Sunset in Kruger

by MrFrench

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IntroBased on your questions, I get the impression that you miss one important point, and that is the difference between: light perception in the real world, light perception in the world as humans perceive it, light percetion as your camera's sensor records it, light perception as image formats and your computer perceives (or processes) it. The real ...


One stop is a factor 2 of light (-1 stop => half the light, +1 stop => twice the light). So a byte (8 bits) has a dynamic range of 8 stops. It's less than a good camera, which can have up to 13 or 14 stops of dynamic range. So how do we deal with this problem? It is impossible to put 13 bits of a raw file into the 8 bits of a jpeg file without losing some ...


I assume the gray card is 18%. Then compared to a maximum reflectance of 100%, the linear stops are each half, or in steps of 100%, 50%, 25%, 12.5%, 6.25%, etc. So 18% would be around 2.5 stops down. But it will NOT look like that in your histogram, because all RGB data in camera histograms is gamma encoded, which is a different story. In a gamma ...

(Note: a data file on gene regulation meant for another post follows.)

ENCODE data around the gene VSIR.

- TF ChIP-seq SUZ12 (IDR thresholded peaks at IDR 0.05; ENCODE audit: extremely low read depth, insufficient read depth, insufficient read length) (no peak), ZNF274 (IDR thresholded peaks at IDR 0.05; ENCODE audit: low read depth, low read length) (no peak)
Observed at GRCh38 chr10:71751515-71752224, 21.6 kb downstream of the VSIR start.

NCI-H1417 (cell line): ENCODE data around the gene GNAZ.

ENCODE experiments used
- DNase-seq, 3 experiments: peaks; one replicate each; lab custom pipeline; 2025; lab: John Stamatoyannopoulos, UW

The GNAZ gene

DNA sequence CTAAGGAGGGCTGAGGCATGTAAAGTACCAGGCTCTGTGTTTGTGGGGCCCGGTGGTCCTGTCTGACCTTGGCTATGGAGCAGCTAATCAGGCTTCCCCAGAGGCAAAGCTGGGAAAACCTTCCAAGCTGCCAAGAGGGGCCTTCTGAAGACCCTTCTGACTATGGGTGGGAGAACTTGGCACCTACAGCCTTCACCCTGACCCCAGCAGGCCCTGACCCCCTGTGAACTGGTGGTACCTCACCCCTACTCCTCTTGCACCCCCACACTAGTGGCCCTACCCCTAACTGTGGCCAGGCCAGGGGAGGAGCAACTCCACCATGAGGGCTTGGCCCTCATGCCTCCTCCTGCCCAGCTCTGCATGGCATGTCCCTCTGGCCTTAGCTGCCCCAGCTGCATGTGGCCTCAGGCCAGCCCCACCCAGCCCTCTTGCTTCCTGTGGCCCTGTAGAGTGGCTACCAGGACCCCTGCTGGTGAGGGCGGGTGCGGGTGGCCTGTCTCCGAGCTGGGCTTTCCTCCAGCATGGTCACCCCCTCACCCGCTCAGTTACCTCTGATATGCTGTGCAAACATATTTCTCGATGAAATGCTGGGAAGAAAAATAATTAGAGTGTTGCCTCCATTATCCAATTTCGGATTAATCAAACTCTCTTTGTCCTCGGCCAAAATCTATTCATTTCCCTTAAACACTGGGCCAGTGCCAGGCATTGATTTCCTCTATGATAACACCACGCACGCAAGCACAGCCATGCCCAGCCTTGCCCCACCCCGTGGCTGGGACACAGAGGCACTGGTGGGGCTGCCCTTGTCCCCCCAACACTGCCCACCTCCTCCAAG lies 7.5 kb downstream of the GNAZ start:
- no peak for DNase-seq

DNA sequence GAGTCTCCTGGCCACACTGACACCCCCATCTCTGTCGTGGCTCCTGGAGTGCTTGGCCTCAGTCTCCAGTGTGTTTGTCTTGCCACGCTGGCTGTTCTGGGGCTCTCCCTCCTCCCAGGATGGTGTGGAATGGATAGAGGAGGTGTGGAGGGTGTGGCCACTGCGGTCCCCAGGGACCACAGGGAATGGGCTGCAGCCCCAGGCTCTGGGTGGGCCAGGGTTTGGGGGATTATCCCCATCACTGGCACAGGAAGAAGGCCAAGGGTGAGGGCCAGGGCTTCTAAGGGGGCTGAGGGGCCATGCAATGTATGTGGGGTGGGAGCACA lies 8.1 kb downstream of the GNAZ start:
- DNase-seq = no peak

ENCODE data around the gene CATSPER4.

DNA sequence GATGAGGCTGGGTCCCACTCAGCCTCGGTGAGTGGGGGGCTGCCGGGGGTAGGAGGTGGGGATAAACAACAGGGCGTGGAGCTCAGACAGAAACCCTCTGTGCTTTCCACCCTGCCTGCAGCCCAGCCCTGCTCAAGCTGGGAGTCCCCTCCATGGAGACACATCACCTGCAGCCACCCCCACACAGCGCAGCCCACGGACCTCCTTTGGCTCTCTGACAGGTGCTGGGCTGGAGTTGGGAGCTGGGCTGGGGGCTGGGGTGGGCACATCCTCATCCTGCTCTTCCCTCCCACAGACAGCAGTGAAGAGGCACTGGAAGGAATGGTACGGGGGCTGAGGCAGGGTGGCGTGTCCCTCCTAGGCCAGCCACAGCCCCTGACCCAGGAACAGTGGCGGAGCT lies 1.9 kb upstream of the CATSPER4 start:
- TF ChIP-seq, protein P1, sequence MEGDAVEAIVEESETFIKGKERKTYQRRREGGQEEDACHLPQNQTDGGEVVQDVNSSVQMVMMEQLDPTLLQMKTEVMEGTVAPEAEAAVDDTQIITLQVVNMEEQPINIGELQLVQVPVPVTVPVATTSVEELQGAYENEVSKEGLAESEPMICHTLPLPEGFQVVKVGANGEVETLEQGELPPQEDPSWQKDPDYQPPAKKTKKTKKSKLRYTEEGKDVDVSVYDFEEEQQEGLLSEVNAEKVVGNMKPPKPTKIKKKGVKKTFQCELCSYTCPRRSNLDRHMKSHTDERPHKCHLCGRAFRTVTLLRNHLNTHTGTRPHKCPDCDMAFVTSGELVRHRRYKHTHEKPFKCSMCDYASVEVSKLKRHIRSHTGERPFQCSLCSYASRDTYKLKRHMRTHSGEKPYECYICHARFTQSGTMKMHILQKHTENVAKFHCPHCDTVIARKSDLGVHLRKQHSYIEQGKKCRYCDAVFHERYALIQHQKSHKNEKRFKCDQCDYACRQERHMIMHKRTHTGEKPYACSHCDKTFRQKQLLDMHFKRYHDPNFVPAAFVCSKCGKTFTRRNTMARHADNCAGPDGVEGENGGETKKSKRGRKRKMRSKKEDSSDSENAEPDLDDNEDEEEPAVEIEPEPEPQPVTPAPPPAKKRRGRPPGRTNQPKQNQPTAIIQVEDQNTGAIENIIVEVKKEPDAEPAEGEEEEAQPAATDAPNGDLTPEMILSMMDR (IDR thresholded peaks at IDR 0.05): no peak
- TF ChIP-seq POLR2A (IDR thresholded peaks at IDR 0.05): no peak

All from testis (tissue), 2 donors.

If you have Photoshop you can get results like this with "Selective Color" tool. open up your image go to layers window (F7) click add adjustment layer in bottom menu of layers window select Selective Color and go to the Properties Tab (should be open by default) choose Blacks in Colors drop down menu move Yellows down to -10 (or below) and Black up to ...


This look is a result of reducing the contrast of the blue channel, making the shadows bluer and the highlights less blue. You can do this with any curves or levels adjustment tool that lets you work on a single channel. Start by raising the low end until you get the amount of blue in the shadows that you want. Depending on how warm the lighting in the ...


My guess is that this shading is a result of adjusting the color temperature when processing RAW files. If you don't have RAW files to work with, but you have Photoshop or similar, you could create a layer and fill it with a shade of blue and then use the multiply blend mode while adjusting opacity for a similar effect.

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